Yet, the two USD-backed stablecoins of DAI and USDC are paying 6.96% and 8.96% annually to get repaid in these cryptocurrencies. This is a pretty good deal and like Euro p2p platform interest rates. The difference is you are earning USD ultimately and can lend to whoever you want wherever they are with no restrictions.

For many of you, stablecoin lending through a liquidity pool like this is an excellent introduction to DeFi lending. DeFi provides other advantages we will discuss in the rest of this article. 


CeFi: In all CeFi platforms in the Euro, Pound, or USD world, there is regulation. The regulations are based on factors like who can invest, who can borrow, or what interest rates platforms can charge. These or other vital parts of the investing process are heavily regulated by the SEC in the US, the FCA in England, the BaFin in Germany, just to name a few.

And the regulation is important, primarily due to their citizens borrowing money. The agencies want to be sure the borrowers are not being taken advantage of by the platform or the lenders.

CeFi platforms in the cryptoeconomy are regulated too. The reason why BlockFi in the US or other centralized lenders in crypto is centralized is to properly deal with the regulatory entities that regulate them. After all, just because BlockFi deals with Bitcoin and USD Coin does not mean they can be non-compliant with their regulators.

DeFi: Now here is a different story. There is no regulation at all. None. What guides the decisions of the platforms, rates to lend or borrow are all determined by code. The algorithms that are preprogrammed tell us what the market is. Both the buyer and the borrower have to beware.

Yet, the upside to this is no money wasted in maintaining compliance. This is a free market where the market itself is setting the rates. Some of you will be comfortable with this, and others not. It’s understandable because it’s different from what we are used to.


Most countries treat cryptocurrency-based gains and investments as income, but not all.

CeFi: Every country treats interest earned as income in some type of way.

DeFi: While you still have to pay interest on your interest income, if your cryptocurrency gains in value, like the coin you get paid in from yield farming like our SWINGBY example above, those gains may or may not be taxable. Two notable European countries that don’t tax crypto gains are Portugal and Malta. You may want to make yourself aware of how taxes affect your crypto gains based on where you live.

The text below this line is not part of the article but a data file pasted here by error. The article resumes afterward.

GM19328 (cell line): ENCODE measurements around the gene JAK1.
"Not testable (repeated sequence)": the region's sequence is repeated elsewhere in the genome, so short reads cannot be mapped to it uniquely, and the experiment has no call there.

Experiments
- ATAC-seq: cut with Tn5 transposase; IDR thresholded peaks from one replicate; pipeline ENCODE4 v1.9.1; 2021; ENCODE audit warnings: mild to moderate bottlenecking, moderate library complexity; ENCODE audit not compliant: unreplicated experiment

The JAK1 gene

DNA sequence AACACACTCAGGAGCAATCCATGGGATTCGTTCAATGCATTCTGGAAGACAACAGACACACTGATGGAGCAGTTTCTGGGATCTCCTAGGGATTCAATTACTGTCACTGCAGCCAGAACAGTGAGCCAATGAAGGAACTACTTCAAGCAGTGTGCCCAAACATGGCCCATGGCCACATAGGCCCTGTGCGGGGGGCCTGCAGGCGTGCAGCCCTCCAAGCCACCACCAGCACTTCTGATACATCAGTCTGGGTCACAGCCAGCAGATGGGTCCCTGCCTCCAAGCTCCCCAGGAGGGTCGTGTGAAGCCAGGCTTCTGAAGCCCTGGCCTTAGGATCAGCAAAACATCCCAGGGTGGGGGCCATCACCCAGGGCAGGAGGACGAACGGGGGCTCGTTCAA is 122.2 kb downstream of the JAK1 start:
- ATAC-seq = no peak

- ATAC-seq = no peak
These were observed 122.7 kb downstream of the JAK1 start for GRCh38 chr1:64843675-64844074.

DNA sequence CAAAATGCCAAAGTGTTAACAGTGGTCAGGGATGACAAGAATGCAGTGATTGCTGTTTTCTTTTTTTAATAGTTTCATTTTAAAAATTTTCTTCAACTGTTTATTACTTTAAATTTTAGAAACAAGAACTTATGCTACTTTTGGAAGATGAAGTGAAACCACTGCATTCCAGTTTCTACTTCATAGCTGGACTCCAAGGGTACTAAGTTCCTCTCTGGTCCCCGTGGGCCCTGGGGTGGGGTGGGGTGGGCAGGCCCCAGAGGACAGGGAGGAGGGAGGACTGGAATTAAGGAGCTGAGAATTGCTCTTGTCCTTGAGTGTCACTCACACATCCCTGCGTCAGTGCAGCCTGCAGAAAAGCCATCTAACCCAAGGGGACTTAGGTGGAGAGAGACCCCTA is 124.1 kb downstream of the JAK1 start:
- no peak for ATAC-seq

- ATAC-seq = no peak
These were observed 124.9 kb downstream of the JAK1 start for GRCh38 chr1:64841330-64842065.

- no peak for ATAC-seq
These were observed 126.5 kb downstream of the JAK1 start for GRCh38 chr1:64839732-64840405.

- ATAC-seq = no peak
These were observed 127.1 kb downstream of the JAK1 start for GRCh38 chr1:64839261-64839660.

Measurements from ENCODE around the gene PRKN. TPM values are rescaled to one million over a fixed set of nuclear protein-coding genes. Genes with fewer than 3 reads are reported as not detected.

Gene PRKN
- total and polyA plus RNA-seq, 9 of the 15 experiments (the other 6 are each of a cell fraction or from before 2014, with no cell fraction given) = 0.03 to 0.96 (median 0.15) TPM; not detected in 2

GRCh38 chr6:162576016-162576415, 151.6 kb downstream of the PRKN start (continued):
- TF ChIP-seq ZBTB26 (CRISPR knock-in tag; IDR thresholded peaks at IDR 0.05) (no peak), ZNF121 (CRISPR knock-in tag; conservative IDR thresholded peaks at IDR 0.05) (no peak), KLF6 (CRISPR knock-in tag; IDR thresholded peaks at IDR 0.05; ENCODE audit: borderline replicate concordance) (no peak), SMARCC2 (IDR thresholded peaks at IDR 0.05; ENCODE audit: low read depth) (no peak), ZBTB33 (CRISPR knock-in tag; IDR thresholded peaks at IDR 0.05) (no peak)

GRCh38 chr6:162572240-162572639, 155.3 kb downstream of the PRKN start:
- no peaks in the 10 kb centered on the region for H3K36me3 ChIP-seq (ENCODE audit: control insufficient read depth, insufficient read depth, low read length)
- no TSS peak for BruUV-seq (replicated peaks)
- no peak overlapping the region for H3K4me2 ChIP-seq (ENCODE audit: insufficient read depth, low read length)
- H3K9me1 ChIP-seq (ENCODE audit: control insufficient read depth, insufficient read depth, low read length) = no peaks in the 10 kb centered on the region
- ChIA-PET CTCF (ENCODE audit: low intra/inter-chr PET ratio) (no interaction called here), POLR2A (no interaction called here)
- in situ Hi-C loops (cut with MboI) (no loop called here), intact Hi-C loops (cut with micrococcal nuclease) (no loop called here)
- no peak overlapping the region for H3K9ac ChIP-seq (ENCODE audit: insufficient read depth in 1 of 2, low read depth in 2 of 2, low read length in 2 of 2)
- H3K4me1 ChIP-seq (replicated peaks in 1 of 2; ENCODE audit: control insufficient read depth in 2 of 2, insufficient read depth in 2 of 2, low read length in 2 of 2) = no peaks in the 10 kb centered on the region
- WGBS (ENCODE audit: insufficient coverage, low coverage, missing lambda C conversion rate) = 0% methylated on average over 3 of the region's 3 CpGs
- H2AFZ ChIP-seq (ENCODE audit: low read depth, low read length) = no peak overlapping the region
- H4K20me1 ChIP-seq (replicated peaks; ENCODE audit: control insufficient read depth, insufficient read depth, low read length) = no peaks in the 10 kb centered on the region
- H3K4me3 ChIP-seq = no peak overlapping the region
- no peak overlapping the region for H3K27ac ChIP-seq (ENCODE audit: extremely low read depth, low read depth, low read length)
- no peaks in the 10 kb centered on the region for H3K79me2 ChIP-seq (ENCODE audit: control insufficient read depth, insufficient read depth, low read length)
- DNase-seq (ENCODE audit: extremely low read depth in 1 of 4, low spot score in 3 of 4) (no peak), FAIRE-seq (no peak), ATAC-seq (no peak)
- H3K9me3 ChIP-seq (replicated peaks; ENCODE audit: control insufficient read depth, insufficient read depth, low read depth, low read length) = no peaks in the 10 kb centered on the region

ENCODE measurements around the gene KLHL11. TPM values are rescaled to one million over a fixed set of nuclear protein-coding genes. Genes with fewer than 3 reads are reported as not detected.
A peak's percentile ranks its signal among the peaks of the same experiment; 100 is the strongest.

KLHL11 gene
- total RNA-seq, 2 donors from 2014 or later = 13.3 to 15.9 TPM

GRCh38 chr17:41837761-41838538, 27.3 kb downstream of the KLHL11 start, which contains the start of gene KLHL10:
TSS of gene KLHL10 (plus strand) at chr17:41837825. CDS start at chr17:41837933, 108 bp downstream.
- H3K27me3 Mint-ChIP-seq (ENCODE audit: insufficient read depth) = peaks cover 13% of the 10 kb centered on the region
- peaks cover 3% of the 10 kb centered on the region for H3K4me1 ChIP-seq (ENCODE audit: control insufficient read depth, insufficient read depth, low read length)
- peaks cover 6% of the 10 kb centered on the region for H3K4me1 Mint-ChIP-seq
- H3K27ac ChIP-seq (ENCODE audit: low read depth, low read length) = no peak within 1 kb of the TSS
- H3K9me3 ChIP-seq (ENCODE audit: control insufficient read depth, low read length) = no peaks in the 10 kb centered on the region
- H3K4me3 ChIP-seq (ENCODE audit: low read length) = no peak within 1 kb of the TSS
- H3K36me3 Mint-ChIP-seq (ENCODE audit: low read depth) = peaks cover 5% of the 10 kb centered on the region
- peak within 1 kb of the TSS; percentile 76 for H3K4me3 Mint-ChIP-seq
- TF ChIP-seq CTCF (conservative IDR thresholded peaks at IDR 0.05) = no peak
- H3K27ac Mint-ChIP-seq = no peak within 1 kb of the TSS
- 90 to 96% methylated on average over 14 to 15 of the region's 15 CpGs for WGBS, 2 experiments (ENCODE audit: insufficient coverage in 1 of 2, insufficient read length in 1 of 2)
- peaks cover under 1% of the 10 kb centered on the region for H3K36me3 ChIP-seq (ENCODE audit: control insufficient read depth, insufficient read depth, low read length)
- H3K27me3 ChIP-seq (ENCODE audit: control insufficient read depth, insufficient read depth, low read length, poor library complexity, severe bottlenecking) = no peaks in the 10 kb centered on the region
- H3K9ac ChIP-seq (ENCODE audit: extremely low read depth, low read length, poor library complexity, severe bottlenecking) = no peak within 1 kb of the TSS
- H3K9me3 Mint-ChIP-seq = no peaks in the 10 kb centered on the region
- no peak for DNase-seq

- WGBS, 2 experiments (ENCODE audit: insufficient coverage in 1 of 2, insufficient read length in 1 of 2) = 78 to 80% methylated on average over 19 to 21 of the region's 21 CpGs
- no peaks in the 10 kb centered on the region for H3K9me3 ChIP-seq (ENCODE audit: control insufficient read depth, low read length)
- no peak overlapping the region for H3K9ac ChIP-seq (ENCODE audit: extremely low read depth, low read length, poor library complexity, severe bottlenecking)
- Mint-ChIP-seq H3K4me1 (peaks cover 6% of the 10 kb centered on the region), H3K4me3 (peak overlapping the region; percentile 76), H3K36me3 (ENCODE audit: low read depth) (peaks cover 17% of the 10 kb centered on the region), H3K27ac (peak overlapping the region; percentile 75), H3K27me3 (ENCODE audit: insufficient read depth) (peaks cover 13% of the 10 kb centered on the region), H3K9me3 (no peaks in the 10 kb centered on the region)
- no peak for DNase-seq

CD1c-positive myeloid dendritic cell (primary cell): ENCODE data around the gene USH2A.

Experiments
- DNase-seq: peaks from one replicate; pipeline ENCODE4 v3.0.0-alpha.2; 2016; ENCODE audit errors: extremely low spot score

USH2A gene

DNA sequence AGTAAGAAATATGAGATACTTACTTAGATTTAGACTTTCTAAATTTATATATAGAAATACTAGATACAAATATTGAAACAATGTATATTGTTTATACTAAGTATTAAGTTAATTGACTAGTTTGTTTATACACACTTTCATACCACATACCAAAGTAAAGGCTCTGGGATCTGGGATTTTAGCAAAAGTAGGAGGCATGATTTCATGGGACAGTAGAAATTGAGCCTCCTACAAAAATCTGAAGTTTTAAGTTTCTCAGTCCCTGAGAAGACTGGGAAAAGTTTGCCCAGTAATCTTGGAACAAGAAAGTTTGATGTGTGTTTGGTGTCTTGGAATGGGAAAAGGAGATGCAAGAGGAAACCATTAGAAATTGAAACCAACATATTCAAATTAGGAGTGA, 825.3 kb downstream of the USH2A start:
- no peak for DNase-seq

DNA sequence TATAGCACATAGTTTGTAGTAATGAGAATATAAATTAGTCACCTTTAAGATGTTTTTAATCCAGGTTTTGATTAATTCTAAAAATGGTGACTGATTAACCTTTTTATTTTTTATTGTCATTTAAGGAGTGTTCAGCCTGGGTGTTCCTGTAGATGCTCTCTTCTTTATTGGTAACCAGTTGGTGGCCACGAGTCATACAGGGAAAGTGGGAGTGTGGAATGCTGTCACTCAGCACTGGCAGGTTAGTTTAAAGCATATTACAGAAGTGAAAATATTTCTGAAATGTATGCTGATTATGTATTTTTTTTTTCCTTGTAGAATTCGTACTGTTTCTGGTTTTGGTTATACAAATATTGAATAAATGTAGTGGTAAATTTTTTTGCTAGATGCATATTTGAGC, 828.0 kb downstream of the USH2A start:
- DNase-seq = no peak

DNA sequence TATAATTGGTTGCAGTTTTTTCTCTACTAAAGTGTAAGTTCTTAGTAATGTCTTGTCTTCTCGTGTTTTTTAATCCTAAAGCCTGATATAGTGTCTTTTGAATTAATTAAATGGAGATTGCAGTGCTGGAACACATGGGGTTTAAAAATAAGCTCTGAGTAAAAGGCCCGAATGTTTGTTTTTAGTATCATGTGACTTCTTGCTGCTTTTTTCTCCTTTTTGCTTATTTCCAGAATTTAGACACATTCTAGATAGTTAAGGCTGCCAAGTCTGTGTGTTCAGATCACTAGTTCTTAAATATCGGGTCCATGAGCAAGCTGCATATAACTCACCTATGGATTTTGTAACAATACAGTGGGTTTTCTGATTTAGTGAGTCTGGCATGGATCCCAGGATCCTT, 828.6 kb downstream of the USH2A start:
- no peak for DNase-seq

CeFi: There is no anonymity or privacy. You have to give your name, address, and other documentary information to get approved to lend or borrow on a CeFi platform.

DeFi: There is almost total anonymity. All you do is connect your wallet and start investing. The only thing that can identify you is your wallet address. There are no investment options with this level of anonymity. Even complex corporate investing structures can eventually get to who the real owners are if someone is willing to dig deep enough to find out. In DeFi, there is no need for this. Your investment is only known through your wallet address.  You never give your name, and the borrower never gives theirs. But remember, you are still protected by the terms of the smart contract that governs the loan.

Lending Across Borders

CeFi: With some CeFi platforms that use loan originators from different countries, you are lending to people in different countries, although you are getting repaid in Euros. 

DeFi: All DeFi platforms allow for transnational lending. You can lend to whoever you want, wherever they are. And you can do that because you are lending in crypto, and they are repaying in crypto. Do you like the idea of lending to someone in an emerging market but still wanting to get paid? If you do, then lending crypto through DeFi is a good option for you.

Using Crypto DeFi Lending in P2P Investing Portfolio Construction

If you are newer to crypto as an asset, then jumping into yield farming seems unlikely without some experience and educating yourself first. You should learn about what cryptocurrencies are, how wallets work, what differentiates Ethereum from Bitcoin, and some other things before working the DeFi market aggressively.

But stablecoin lending, as we saw on Compound and many other platforms offer, is a great way to get started in DeFi lending. All you need is a crypto wallet, a place to buy your crypto, and a DeFi platform where you want to lend it to get started.

Without lots of knowledge of this new asset class, I would not recommend you put a large portion of your portfolio into DeFi. I am very excited about DeFi now and its prospects for the future, but we should also be realistic.

I personally recommend, for those who have not worked with cryptocurrency before, that you keep at least 90% of your portfolio in conventional p2p lending platforms. So 90% should be in CeFi. Five to ten percent of your portfolio in DeFi through stablecoin lending is more than enough to learn how it works.

DeFi through stablecoins can potentially increase your overall returns with less risk. Since both your borrowers and the currency they pay you will be different than your Euro-based platforms, your DeFi returns can lower your total risk. They are not dependent on things like the value of the Euro or what the German economy is doing. This lack of correlation to the rest of your portfolio will lower your risk. You really can reduce risk in your portfolio while increasing your returns through lending non-correlated assets like USD-based stablecoins.

So the answer to the question in our title is that while you can love DeFi for what it offers now and for its future potential, both systems have a place in your portfolio today.

As part of a series of articles on crypto lending, we have also made an article on stablecoins as an asset and an investment tool. I personally love their potential and think you will too as you learn more about them.